Small Arms Thwart Stability, Development, SC Told
Small arms thwart stability and development, Security Council told
30 April 2008 - The threat to international peace and security posed by the uncontrolled trade in small arms and their excessive accumulation and proliferation cannot be overemphasized, a senior United Nations official told the Security Council today.
"We have all witnessed how these weapons have been used to maim and kill; plunder and rape; instil fear and insecurity; block humanitarian aid; hold communities at ransom; destroy the social fabric of entire countries; and how their excessive accumulation and misuse has hindered stability and development in every way possible," said Hannelore Hoppe, Deputy to the High Representative for Disarmament Affairs.
Opening today's debate, which heard from dozens of speakers, Ms. Hoppe presented Secretary-General Ban Ki-moon's first-ever report on small arms to the Council.
In that document, Mr. Ban observed that currently most conflicts are fought using mainly small arms and light weapons, being widely used in inter-State conflicts as well as in civil wars, terrorism, organized crime and gang warfare.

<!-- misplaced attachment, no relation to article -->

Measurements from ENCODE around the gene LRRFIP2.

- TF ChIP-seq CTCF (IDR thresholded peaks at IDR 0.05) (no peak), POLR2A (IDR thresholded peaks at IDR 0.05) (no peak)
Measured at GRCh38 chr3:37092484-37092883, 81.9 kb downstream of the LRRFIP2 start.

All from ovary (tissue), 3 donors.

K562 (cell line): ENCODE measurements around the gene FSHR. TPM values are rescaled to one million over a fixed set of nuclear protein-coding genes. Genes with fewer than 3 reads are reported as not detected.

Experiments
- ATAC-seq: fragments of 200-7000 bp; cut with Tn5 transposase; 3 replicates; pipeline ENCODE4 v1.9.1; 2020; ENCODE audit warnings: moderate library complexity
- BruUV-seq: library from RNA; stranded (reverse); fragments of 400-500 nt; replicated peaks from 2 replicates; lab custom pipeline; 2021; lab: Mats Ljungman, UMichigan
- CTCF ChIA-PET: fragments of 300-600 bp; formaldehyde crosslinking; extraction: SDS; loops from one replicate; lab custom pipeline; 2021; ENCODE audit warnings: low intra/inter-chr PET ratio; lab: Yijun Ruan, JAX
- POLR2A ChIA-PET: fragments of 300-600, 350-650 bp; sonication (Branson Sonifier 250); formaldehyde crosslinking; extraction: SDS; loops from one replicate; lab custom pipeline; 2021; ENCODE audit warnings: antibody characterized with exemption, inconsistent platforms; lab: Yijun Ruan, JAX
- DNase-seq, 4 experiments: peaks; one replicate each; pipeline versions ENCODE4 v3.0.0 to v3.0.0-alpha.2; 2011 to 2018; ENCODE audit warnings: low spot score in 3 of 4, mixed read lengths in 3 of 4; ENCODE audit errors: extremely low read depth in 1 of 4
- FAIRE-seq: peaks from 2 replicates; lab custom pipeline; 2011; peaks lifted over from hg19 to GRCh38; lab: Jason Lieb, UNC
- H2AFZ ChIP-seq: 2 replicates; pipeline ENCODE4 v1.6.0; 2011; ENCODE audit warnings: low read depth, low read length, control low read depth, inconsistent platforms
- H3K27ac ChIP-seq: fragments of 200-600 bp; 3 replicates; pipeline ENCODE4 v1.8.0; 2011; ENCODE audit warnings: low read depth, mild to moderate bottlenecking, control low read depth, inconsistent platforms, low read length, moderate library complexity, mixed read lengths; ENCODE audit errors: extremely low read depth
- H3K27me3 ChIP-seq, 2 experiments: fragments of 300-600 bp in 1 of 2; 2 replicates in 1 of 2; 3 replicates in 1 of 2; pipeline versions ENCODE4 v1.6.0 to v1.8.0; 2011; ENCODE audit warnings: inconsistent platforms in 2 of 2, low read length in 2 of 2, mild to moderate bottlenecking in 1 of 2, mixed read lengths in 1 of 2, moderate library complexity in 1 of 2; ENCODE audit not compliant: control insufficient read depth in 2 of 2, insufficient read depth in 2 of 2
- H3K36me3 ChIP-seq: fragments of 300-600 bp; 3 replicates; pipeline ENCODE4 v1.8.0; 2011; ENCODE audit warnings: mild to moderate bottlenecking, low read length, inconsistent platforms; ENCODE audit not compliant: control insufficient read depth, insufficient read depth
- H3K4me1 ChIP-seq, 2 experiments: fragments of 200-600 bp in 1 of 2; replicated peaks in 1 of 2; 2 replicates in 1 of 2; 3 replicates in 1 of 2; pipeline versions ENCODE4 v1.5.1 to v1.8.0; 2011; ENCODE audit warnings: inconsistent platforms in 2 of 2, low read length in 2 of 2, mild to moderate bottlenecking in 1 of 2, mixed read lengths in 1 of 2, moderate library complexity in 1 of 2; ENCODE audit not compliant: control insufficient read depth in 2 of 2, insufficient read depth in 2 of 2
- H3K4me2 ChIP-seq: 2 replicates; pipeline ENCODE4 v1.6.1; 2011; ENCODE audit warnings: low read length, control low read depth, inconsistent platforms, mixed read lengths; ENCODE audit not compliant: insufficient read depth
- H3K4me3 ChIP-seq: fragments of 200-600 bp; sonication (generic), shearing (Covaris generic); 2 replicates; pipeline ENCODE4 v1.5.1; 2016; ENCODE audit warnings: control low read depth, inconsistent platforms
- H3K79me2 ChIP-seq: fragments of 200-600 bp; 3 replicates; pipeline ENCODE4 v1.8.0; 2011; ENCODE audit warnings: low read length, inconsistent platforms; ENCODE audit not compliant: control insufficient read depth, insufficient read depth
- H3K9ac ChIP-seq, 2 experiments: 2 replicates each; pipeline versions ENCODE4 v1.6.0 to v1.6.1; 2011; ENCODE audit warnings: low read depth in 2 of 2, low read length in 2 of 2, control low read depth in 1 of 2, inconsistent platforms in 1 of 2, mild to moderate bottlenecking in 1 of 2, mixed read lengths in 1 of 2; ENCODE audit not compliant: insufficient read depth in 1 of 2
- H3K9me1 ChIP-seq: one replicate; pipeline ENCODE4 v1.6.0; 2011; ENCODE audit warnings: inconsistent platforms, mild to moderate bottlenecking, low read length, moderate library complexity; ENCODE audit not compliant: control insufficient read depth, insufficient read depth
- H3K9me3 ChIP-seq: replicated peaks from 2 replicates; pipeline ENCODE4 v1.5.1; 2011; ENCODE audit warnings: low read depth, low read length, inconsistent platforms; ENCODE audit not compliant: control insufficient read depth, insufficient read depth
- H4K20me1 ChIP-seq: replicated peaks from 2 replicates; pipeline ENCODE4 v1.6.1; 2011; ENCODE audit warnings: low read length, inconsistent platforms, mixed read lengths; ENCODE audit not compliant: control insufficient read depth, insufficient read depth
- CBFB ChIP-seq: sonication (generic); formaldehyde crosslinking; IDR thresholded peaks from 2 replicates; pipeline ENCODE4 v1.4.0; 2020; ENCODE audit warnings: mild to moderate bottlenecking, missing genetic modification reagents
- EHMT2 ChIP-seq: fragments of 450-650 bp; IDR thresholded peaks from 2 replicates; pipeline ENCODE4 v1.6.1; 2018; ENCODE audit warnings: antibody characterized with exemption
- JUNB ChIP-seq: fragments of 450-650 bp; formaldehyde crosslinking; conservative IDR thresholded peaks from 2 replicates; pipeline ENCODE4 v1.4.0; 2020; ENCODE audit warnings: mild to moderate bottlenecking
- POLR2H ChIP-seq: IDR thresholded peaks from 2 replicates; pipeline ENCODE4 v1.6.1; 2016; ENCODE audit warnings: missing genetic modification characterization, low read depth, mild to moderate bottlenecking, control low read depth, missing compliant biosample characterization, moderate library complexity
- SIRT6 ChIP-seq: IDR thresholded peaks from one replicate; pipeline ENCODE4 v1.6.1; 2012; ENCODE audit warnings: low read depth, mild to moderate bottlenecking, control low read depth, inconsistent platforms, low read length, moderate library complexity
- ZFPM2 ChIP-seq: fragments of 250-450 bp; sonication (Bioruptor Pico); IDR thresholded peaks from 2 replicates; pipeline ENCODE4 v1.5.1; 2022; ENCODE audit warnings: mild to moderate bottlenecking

The report stressed the need for collaboration between the Council and the General Assembly to curb the illicit flows of arms and ammunition to crisis and conflict areas.
Additionally, it presents several recommendations directly involving the Council, including strengthening ties between its arms embargoes and its disarmament, demobilization and reintegration efforts, as well as to further apply its practice of tying arms embargo exceptions to security sector reform.
Ms. Hoppe told the debate that the "Secretary-General is committed to further improving coordination within the UN system with a view to strengthening its action regarding small arms issues."
As a result, one of his disarmament priorities for this year will be reviving the Coordinating Action on Small Arms (CASA), which was established in 1998 as a consultative mechanism, she pointed out.
Ambassador Dumisani Kumalo of South Africa, which holds the Council's rotating presidency for April, later pointed out to reporters that "more people die in Africa, in the developing world, from small arms and not from weapons of mass destruction."
He added that even though there is no formal outcome expected to result from today's debate, "the fact that we've gotten the Security Council to focus on it is significant."